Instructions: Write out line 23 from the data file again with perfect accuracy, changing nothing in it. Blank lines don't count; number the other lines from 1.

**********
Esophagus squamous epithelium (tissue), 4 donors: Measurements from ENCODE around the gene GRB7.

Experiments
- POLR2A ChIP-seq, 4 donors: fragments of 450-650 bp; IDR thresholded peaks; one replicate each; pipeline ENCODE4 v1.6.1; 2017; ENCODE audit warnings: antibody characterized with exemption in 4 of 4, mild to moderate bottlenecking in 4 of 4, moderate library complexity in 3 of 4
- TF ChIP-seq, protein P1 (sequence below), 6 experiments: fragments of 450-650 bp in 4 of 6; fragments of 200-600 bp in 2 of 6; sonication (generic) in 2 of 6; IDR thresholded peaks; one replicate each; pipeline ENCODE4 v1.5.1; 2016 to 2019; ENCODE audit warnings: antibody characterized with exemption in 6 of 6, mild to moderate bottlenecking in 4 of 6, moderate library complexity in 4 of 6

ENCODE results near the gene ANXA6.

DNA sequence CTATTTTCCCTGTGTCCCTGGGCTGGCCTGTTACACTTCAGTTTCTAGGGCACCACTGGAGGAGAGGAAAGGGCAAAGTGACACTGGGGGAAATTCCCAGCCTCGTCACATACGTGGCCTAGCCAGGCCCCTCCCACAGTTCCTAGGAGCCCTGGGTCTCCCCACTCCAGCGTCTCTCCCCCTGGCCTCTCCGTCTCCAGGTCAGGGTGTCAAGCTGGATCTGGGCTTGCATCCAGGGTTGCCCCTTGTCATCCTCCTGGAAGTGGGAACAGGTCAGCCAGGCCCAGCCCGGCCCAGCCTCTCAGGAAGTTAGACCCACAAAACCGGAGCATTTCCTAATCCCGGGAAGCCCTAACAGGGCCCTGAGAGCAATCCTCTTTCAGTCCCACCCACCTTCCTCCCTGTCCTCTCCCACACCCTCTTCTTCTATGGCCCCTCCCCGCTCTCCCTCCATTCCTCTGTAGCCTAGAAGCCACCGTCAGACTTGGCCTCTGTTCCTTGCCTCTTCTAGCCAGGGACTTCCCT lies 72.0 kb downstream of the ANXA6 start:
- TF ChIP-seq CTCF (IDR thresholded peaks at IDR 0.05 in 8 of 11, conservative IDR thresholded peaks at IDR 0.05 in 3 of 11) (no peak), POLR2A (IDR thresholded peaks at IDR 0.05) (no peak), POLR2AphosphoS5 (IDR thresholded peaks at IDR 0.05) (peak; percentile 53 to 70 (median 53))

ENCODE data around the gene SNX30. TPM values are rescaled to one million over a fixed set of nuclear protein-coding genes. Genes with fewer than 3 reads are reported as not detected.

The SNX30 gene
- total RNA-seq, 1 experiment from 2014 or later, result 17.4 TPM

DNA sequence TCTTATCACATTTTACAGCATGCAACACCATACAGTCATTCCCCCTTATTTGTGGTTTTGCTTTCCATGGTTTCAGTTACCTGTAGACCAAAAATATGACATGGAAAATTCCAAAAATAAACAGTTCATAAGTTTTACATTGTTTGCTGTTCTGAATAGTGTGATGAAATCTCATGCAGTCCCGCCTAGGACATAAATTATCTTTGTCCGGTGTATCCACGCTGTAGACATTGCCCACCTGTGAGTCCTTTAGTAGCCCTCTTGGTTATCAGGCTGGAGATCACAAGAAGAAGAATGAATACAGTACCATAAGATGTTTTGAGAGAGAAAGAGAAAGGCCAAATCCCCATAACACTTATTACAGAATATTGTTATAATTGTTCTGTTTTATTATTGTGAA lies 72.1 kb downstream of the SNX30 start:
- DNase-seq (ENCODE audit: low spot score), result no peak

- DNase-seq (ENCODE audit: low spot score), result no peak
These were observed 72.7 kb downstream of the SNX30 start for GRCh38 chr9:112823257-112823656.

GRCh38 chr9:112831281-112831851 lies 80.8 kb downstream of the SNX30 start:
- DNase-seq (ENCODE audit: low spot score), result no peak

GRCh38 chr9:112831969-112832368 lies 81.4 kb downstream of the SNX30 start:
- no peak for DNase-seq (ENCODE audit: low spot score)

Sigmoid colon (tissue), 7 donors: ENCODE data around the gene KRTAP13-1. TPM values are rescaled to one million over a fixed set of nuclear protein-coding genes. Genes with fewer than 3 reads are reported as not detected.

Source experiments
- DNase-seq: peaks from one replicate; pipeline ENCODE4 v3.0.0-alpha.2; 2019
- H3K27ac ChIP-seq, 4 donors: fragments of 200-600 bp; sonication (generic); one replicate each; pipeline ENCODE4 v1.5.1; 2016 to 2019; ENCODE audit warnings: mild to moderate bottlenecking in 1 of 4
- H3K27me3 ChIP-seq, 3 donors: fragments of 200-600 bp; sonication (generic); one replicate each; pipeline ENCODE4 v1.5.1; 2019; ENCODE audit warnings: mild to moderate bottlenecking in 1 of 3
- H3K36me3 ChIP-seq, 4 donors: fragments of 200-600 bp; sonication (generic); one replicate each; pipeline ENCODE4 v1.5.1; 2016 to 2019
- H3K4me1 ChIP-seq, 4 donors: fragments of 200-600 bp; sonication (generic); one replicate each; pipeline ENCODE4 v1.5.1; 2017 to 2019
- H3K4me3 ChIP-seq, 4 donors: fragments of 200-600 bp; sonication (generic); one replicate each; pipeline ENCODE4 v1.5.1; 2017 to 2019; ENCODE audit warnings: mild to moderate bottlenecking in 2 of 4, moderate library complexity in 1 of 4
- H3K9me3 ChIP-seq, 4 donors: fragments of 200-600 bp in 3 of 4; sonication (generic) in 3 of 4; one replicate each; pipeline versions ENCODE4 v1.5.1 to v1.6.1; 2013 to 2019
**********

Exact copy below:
- H3K27me3 ChIP-seq, 3 donors: fragments of 200-600 bp; sonication (generic); one replicate each; pipeline ENCODE4 v1.5.1; 2019; ENCODE audit warnings: mild to moderate bottlenecking in 1 of 3